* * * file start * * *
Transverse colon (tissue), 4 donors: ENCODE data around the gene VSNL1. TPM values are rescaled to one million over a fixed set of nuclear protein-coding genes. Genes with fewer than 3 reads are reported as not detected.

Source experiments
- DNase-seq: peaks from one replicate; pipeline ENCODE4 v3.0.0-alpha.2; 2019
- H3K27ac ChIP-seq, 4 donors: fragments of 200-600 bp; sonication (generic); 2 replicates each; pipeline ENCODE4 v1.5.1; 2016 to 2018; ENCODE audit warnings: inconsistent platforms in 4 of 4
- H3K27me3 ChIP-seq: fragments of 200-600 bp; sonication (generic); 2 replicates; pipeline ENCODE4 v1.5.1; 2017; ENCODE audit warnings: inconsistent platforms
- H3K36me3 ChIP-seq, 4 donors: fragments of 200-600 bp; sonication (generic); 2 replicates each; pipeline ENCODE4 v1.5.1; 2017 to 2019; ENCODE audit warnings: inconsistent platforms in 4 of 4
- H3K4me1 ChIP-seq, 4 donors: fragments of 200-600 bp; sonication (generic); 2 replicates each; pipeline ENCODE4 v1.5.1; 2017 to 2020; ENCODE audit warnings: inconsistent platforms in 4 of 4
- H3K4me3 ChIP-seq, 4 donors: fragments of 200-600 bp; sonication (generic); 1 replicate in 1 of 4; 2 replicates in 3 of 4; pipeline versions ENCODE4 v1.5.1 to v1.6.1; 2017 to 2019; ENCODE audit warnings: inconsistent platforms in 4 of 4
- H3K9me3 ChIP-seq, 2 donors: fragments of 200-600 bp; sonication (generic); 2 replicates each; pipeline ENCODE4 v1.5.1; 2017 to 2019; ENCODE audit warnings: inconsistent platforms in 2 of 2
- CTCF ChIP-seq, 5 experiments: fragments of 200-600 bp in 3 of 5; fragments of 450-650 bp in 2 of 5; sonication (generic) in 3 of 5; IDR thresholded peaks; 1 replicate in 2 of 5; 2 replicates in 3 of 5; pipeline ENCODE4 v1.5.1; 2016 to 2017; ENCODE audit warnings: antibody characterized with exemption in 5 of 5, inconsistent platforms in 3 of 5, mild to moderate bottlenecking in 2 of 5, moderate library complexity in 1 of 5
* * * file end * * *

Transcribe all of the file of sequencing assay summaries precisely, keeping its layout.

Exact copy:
Transverse colon (tissue), 4 donors: ENCODE data around the gene VSNL1. TPM values are rescaled to one million over a fixed set of nuclear protein-coding genes. Genes with fewer than 3 reads are reported as not detected.

Source experiments
- DNase-seq: peaks from one replicate; pipeline ENCODE4 v3.0.0-alpha.2; 2019
- H3K27ac ChIP-seq, 4 donors: fragments of 200-600 bp; sonication (generic); 2 replicates each; pipeline ENCODE4 v1.5.1; 2016 to 2018; ENCODE audit warnings: inconsistent platforms in 4 of 4
- H3K27me3 ChIP-seq: fragments of 200-600 bp; sonication (generic); 2 replicates; pipeline ENCODE4 v1.5.1; 2017; ENCODE audit warnings: inconsistent platforms
- H3K36me3 ChIP-seq, 4 donors: fragments of 200-600 bp; sonication (generic); 2 replicates each; pipeline ENCODE4 v1.5.1; 2017 to 2019; ENCODE audit warnings: inconsistent platforms in 4 of 4
- H3K4me1 ChIP-seq, 4 donors: fragments of 200-600 bp; sonication (generic); 2 replicates each; pipeline ENCODE4 v1.5.1; 2017 to 2020; ENCODE audit warnings: inconsistent platforms in 4 of 4
- H3K4me3 ChIP-seq, 4 donors: fragments of 200-600 bp; sonication (generic); 1 replicate in 1 of 4; 2 replicates in 3 of 4; pipeline versions ENCODE4 v1.5.1 to v1.6.1; 2017 to 2019; ENCODE audit warnings: inconsistent platforms in 4 of 4
- H3K9me3 ChIP-seq, 2 donors: fragments of 200-600 bp; sonication (generic); 2 replicates each; pipeline ENCODE4 v1.5.1; 2017 to 2019; ENCODE audit warnings: inconsistent platforms in 2 of 2
- CTCF ChIP-seq, 5 experiments: fragments of 200-600 bp in 3 of 5; fragments of 450-650 bp in 2 of 5; sonication (generic) in 3 of 5; IDR thresholded peaks; 1 replicate in 2 of 5; 2 replicates in 3 of 5; pipeline ENCODE4 v1.5.1; 2016 to 2017; ENCODE audit warnings: antibody characterized with exemption in 5 of 5, inconsistent platforms in 3 of 5, mild to moderate bottlenecking in 2 of 5, moderate library complexity in 1 of 5